The vacation is very close and most international students are going back home to spend an amazing summer with family and friends. However, if you have decided to stay in the US for the summer or you haven’t had a chance to book a ticket home yet, don’t worry! We guarantee that if you hang around, you will not get bored, especially during the summer as the US becomes such a festive and colorful place. There are bound to be new experiences aplenty for you to enjoy so make the most of them. It’s a topical time to write about two iconic parts of American cultureIndependence Day and Uncle Sam.

    Independence Day

    One of the biggest celebrations in the US calendar is just around the corner – Independence Day on the 4th of July. Wherever you are in the US, there’s bound to be a lot going on to mark this day with parties, parades, barbecues and fireworks displays, just to mention a few.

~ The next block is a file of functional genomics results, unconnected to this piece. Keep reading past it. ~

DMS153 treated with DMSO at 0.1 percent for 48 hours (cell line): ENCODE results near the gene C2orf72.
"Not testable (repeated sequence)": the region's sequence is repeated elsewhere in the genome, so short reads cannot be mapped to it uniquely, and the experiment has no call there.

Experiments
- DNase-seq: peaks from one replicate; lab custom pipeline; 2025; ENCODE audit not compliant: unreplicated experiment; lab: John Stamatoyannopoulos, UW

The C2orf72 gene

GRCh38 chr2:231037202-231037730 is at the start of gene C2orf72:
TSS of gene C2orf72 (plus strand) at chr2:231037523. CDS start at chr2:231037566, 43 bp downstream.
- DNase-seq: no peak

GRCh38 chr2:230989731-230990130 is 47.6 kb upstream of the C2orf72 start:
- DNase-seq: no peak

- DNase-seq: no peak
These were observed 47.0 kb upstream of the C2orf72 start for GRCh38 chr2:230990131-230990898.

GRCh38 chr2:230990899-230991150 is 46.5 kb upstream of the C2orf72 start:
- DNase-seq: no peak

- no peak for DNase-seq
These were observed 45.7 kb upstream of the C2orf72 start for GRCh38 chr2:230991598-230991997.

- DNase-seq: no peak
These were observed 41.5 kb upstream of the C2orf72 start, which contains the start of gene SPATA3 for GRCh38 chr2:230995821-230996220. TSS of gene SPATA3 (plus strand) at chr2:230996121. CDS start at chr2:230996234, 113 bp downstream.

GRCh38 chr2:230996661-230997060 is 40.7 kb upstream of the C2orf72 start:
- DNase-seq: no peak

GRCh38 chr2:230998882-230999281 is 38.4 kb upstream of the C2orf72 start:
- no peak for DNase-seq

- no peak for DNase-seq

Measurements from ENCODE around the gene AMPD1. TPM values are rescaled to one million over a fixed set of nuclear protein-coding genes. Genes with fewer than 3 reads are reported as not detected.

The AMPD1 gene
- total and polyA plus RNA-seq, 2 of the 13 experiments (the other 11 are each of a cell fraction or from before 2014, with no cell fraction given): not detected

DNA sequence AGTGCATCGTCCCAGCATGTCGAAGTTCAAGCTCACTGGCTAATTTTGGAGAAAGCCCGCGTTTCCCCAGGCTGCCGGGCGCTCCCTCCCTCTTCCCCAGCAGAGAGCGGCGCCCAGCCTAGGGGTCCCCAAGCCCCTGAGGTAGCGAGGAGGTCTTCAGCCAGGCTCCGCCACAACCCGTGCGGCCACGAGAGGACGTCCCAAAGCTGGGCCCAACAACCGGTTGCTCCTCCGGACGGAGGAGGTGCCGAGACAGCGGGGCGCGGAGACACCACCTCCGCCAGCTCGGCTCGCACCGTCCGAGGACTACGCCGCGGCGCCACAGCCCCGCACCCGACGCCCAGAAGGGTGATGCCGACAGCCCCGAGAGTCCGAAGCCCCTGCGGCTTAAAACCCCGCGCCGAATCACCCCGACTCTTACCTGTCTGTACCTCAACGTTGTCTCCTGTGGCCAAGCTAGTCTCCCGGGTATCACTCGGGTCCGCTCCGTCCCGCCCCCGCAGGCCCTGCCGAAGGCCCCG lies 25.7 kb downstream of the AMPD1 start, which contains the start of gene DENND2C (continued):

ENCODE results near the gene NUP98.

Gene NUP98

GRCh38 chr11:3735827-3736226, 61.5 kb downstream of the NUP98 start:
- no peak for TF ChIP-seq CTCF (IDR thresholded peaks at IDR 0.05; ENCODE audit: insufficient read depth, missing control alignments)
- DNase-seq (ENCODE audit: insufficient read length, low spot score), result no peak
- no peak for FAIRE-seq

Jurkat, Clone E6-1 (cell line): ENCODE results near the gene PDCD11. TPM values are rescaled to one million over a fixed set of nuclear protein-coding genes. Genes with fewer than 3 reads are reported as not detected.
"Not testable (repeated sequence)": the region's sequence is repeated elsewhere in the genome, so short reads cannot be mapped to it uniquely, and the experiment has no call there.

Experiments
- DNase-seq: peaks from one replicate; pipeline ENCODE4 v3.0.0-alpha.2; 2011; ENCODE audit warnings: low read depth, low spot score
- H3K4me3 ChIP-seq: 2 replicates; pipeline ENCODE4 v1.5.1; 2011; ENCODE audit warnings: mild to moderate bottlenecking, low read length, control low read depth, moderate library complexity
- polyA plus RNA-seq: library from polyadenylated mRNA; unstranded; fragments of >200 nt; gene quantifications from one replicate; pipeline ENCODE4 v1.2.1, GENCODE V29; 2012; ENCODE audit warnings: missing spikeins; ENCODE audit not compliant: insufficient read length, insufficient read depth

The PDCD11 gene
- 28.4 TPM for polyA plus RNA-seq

Independence Day is a commemoration of the 1776 Declaration of Independence when the United States of America declared independence from Great Britain.

    Independence Day or Fourth of July, as it’s sometimes called, has been a federal holiday in the US since 1941. Wherever you are on the day itself, enjoy the celebratory atmosphere.

    Uncle Sam

    Something else which is every bit as American as 4th July is Uncle Sam. Have you heard of him? Most people living in the US will be very familiar with posters or pictures of this American icon. So who was he?